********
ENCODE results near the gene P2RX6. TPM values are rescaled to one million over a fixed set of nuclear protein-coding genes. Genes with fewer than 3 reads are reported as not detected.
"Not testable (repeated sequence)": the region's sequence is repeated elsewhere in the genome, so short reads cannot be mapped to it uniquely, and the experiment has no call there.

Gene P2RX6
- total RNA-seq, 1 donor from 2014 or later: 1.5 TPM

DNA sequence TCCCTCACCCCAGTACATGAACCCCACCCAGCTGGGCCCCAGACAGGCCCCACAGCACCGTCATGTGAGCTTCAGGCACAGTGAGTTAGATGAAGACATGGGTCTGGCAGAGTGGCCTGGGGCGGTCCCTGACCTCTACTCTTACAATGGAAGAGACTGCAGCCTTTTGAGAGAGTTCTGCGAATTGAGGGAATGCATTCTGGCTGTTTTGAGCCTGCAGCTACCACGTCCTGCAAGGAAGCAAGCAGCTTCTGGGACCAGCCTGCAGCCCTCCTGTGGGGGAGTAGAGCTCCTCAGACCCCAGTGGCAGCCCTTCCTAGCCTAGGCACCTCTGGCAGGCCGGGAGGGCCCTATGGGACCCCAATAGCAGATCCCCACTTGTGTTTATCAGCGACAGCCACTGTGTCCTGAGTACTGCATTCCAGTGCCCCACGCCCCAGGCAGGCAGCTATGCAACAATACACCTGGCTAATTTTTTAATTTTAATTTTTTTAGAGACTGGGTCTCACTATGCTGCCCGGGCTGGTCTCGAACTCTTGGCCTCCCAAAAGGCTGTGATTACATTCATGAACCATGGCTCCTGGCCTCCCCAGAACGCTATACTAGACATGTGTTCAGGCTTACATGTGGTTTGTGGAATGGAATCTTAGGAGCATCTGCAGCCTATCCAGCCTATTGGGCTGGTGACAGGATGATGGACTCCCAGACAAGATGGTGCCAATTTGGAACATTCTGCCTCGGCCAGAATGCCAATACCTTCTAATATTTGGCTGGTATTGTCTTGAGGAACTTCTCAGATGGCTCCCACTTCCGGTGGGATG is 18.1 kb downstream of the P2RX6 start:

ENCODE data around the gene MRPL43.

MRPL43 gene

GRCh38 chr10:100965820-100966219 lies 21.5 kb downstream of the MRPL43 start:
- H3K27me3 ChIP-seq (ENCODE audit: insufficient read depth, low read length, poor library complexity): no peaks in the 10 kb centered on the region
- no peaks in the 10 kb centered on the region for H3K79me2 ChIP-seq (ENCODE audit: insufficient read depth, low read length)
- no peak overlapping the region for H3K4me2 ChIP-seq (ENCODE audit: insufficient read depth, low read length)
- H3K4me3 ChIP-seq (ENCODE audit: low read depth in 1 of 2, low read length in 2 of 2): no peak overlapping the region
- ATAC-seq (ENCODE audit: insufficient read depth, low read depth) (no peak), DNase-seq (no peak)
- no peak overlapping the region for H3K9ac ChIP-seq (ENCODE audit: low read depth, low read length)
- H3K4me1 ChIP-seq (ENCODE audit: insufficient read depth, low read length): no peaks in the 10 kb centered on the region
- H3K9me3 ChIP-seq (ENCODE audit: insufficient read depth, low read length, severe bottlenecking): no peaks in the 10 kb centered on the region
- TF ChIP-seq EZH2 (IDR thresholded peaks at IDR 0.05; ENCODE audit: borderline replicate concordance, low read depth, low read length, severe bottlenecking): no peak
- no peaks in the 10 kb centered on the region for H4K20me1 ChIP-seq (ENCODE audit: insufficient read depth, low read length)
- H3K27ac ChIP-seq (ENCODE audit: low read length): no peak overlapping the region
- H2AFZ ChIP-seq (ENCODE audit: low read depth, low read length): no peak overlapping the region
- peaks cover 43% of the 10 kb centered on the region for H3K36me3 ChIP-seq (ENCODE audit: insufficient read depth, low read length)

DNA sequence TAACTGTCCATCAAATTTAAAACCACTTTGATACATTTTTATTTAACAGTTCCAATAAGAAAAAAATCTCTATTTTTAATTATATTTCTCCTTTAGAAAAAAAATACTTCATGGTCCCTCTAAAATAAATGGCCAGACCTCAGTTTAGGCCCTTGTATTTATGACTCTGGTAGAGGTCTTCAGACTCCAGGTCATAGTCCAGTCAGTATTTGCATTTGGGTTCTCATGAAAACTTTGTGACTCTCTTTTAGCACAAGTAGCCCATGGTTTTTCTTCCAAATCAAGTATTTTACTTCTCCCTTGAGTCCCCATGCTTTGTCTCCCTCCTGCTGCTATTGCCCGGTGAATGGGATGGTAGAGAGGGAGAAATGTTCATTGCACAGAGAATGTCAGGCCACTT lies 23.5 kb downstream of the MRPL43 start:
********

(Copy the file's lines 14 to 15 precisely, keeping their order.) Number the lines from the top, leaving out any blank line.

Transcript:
- no peak overlapping the region for H3K9ac ChIP-seq (ENCODE audit: low read depth, low read length)
- H3K4me1 ChIP-seq (ENCODE audit: insufficient read depth, low read length): no peaks in the 10 kb centered on the region